5 Pieces of Traditional Advice I learnt to Work Around
The day I had my baby, my mother gave me a piece of advice – “Now that you have become a Mom, get ready to hear those pearls of wisdom from the entire world.” Admittedly, that’s the best advice I got from anyone, ever!
Seventy per cent of Indian mothers feel overwhelmed by the amount of information and advice on how to be a parent, says the Baby Dove Real Mothers Heard Survey. I am not surprised!
In the last three years, I have been stopped at random places and been given some unsolicited advice on traditional Indian parenting practices – by elders and youngsters, moms and dads, maids and bosses, friends and foes, auto drivers, cleaners at malls and the list goes on… And I can understand why 67% of Indian Moms feel judged if they don’t follow traditional methods of parenting, as found in the Baby Dove Real Mothers Heard Survey.
After a point, I realized I have to safeguard my sanity by planting appropriate filters in my brain. Here are a few examples –
Kaala Tika: At least 50 odd people told me to put a black ‘kaajal’ dot on my baby’s forehead/ foot to guard her from evil eyes.
How I see it: That’s a compliment! My baby is beautiful! Or, They care for my baby.
What I did: I’d rather save her tender skin from those chemicals I don’t trust. I will raise her to fight those evil eyes herself rather than depend on 'kaala tika'.
Head shaving/ Mundan: “Six months, mundan not done yet?” “One year!” “Get it done, she will have good growth of hair!”
How I see it: First haircut is a social milestone and is a conversation starter. And they noticed that my baby has thin hair ;-)
What I did: I waited for 70-80% of the vaccinations to get over so that the shaving blade doesn’t plant infections that she can’t handle. On the other hand, I thought it is better to do it earlier than she learns to be conscious of her own beauty and resists head shaving. I went for it when she was around 22 months old, just at the onset of summer. Perfectly worked for the season!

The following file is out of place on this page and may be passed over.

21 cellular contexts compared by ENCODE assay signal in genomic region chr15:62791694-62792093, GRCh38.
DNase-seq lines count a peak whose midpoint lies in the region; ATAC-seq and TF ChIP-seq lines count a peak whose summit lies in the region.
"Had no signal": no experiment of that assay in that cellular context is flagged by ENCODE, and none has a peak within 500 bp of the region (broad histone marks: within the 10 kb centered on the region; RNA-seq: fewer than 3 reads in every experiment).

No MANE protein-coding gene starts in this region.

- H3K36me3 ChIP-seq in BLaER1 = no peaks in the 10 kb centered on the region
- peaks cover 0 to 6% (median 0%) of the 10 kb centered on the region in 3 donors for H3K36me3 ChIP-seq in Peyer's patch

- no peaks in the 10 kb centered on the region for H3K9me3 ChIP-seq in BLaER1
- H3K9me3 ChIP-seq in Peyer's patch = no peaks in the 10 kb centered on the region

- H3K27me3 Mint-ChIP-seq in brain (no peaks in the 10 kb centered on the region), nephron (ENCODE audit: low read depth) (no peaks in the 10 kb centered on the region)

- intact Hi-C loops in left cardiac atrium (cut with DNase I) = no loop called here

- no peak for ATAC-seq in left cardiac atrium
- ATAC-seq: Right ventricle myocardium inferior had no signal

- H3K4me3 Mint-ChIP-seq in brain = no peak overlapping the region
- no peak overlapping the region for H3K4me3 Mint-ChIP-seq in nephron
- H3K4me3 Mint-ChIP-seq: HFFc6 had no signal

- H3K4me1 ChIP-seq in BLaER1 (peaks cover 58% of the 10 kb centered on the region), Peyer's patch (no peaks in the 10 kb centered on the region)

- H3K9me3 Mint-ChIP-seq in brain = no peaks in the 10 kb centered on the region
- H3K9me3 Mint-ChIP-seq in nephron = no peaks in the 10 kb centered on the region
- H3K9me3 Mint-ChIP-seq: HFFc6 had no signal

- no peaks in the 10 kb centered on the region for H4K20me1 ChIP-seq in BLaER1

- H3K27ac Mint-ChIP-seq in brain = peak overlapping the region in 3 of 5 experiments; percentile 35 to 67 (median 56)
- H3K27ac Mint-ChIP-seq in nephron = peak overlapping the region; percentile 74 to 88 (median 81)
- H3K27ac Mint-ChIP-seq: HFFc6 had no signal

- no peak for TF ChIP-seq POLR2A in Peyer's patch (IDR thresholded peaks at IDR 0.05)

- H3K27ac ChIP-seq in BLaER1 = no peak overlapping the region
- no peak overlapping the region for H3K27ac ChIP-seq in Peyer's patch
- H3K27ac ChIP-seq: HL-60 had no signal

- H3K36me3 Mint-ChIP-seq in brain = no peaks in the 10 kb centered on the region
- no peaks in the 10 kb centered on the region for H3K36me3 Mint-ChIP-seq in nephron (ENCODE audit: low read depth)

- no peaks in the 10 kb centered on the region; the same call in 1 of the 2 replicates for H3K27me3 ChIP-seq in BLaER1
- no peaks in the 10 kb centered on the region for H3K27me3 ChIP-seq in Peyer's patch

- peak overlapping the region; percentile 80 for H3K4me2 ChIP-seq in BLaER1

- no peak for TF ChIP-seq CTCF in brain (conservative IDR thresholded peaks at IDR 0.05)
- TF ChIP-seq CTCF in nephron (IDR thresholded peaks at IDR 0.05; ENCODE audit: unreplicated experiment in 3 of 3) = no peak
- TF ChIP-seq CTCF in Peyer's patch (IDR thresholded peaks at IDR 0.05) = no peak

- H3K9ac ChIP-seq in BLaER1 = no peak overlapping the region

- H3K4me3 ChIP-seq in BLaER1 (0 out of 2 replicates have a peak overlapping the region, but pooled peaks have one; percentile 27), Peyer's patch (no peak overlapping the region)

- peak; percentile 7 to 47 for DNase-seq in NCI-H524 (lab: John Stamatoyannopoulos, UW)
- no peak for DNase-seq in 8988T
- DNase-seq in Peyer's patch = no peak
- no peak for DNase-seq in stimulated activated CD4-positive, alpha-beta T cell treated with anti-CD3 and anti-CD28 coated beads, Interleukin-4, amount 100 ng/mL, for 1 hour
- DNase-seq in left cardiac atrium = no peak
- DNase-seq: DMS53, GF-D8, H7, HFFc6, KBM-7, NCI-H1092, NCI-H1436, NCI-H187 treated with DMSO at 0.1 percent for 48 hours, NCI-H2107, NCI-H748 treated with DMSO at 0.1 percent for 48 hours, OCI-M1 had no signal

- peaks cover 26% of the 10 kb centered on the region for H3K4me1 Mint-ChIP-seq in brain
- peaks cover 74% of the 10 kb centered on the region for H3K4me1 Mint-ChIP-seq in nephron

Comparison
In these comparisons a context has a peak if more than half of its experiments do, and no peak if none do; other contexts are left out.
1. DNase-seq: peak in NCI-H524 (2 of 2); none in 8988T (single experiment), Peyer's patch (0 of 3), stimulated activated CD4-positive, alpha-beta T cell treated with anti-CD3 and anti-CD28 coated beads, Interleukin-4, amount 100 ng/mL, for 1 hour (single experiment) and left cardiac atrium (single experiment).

Ear piercing: Hats off to India and its diversity on this one! Every community has its pre-set rules starting from 28 days to 5 years! Thanks to life in a cosmopolitan city, I got bombarded with the entire range.
How I see it: This is one notion immersed in myths and preconceived notions and no one really knows what’s best (including me). Some feel it is best to get ears pierced as a baby so the baby won’t feel the pain. Really? Aren’t they little humans? Maybe they don’t cry enough to upset the adults.
Some feel it is best to do it after two or so when they can be told why we are doing it. This seems reasonable only until they bring the shotgun or the gold wire near your baby and they outcry all other babies in the vicinity!
What I did: Took doctor’s advice and got it done at 18 months. Went armed with 3 adults to hold her, especially for the second lobe! Fed her well and kept a bottle of her favorite juice handy right after the surgical mission. Allowed her to rejoice in her newfound beauty with those earrings after a bit of short lived pain!
Anna prashan: Bengalis have the first rice-feeding ceremony (cute affair) for baby boys at 5 months and baby girls at 6 months. This is basically the formal onset of weaning!
How I see it: A good time to formally invite friends and family to see your baby but the gender bias was bothering me.
What I did: Did it at nine months, when she could at least take in what was offered and the gummy smile was visible (What’s a function without a photo opportunity)!
Daal ka pani and khichdi as the baby’s first solids: This one, really, is done to death! I don’t know which baby can jump from breast milk to khichdi.
How I see it: Try it out only if you really think your baby is ready for it. Mine wasn’t and it put me through a lot of stress.
What I did: Started out with mashed fruits along with formula milk or boiled and pureed lentils and veggies. May not be the most delicious but my daughter took to it and her gut processed it well! (Proof – her poop and growing weight)
So, please respect everyone’s advice but go with your gut to know what’s best for your baby!
And, that’s exactly what brand Baby Dove believes in too – ‘trust your way’ for a mother always knows what is best for her baby.
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Disclaimer: This post is sponsored by: Baby Dove
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